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Hoffmann, R. A wiki for the life sciences where authorship matters. Nature Genetics (2008)

Effect of aldehyde dehydrogenase inhibitors on the ex vivo sensitivity of human multipotent and committed hematopoietic progenitor cells and malignant blood cells to oxazaphosphorines.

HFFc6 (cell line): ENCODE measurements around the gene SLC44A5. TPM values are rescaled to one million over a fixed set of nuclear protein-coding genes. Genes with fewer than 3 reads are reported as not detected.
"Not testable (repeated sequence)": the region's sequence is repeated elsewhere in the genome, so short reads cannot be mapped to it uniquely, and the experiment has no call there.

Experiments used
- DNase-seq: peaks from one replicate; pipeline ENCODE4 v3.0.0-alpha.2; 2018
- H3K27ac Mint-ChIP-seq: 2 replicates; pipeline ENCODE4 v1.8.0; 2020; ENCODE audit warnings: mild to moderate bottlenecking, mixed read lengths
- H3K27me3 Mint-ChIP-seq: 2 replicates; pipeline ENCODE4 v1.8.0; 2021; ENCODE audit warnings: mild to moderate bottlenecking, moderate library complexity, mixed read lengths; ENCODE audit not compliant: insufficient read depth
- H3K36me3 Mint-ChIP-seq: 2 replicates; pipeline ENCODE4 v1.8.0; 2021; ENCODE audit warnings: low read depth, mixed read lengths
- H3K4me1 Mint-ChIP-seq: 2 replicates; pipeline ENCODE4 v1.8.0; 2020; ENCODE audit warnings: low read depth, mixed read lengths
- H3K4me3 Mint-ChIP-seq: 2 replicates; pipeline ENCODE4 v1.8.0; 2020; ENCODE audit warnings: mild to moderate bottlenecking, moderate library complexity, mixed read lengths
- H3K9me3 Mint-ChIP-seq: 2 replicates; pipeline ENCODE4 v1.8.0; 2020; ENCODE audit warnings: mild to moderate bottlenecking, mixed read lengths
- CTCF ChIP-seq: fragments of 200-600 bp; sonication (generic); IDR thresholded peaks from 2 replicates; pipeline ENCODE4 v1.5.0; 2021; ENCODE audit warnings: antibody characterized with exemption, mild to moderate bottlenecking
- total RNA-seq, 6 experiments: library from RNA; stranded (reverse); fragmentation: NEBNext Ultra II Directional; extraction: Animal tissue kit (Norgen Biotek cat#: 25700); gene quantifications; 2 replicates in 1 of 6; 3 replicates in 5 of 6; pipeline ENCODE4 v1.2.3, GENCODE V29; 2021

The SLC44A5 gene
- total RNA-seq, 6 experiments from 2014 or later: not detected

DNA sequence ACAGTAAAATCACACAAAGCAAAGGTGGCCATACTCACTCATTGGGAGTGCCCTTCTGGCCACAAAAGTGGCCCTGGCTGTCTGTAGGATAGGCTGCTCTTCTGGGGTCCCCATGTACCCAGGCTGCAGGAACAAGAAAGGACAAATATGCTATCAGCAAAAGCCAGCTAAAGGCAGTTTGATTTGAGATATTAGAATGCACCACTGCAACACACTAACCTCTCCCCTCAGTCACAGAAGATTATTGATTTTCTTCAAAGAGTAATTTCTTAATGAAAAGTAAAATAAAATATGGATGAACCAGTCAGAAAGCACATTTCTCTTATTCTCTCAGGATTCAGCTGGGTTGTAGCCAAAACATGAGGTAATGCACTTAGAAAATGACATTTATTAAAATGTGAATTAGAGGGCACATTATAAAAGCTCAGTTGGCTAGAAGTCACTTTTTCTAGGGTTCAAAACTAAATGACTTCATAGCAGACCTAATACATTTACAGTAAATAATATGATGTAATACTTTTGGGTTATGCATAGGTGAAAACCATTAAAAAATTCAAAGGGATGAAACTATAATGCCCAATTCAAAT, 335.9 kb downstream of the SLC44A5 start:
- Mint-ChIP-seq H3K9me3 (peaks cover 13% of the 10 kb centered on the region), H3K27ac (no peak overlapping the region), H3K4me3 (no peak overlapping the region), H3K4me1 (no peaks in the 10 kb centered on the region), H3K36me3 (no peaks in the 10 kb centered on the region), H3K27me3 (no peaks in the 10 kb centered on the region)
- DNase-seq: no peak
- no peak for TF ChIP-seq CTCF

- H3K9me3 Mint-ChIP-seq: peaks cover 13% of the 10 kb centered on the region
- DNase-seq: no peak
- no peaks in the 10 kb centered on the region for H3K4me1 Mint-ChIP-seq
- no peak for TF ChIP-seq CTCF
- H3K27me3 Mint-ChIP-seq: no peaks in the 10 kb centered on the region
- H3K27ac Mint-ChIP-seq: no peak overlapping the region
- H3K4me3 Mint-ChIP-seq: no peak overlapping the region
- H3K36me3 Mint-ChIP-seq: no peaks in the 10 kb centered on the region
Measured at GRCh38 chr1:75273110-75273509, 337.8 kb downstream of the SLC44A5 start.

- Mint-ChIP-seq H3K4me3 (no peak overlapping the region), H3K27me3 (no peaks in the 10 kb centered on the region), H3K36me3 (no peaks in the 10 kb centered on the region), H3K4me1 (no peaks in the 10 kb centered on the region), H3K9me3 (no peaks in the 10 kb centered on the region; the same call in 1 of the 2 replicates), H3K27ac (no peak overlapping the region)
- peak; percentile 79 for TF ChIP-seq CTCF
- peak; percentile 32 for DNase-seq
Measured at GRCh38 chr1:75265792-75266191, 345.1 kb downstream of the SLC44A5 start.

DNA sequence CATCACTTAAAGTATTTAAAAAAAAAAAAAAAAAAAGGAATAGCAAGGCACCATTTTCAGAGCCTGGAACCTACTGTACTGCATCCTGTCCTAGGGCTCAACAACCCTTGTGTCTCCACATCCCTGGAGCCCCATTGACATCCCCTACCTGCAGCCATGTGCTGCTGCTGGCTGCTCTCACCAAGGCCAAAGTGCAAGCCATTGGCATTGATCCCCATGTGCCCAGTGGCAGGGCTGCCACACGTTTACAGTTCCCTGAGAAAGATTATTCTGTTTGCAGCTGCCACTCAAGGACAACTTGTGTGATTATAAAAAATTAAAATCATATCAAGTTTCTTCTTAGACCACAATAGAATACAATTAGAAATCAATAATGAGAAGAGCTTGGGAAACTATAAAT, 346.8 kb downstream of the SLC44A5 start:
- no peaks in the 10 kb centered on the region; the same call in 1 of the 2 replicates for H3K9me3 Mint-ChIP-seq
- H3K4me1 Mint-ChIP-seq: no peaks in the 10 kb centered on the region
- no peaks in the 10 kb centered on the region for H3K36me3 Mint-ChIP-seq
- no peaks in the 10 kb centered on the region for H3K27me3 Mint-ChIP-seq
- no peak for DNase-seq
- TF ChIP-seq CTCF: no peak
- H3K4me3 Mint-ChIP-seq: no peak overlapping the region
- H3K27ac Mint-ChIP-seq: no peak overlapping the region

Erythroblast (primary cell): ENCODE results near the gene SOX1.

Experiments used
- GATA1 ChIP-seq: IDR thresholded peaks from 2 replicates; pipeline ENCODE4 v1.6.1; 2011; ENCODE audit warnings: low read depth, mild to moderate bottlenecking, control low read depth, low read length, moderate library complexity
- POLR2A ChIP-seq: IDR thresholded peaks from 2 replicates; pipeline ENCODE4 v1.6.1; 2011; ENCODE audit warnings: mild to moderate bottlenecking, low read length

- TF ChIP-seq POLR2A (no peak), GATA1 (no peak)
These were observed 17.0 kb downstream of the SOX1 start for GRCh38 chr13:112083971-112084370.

The ex vivo sensitivity of human multipotent and committed hematopoietic progenitor cells and several cultured human malignant blood cell lines to analogues of "activated" cyclophosphamide, namely, 4-hydroperoxycyclophosphamide and mafosfamide, and to phosphoramide mustard was quantified with and without concurrent exposure to an inhibitor of aldehyde dehydrogenase activity, namely, disulfiram, cyanamide, diethyldithiocarbamate, or ethylphenyl(2-formylethyl)phosphinate. Inhibitors of aldehyde dehydrogenase activity potentiated the cytotoxic action of 4-hydroperoxycyclophosphamide and mafosfamide toward all of the hematopoietic progenitors; they did not potentiate the cytotoxic action of phosphoramide mustard toward these cells. Potentiation of the cytotoxic action of mafosfamide toward cultured human malignant blood cells was minimal. Spectrophotometric assay revealed little NAD-linked aldehyde dehydrogenase activity present in the cultured human tumor cell lines as compared to that found in normal mouse liver or oxazaphosphorine-resistant L1210 cells. Cellular aldehyde dehydrogenases are known to catalyze the oxidation of 4-hydroxycyclophosphamide/aldophosphamide, the major intermediate in cyclophosphamide bioactivation, to the relatively nontoxic acid, carboxyphosphamide. Thus, our findings indicate that human multipotent hematopoietic progenitor cells contain the relevant aldehyde dehydrogenase activity, the relevant activity is retained upon differentiation to progenitors committed to the megakaryocytoid, granulocytoid/monocytoid, and erythroid lineages, and the relevant activity may be lost or diminished upon transformation of hematopoietic progenitors to malignant cells.[1]


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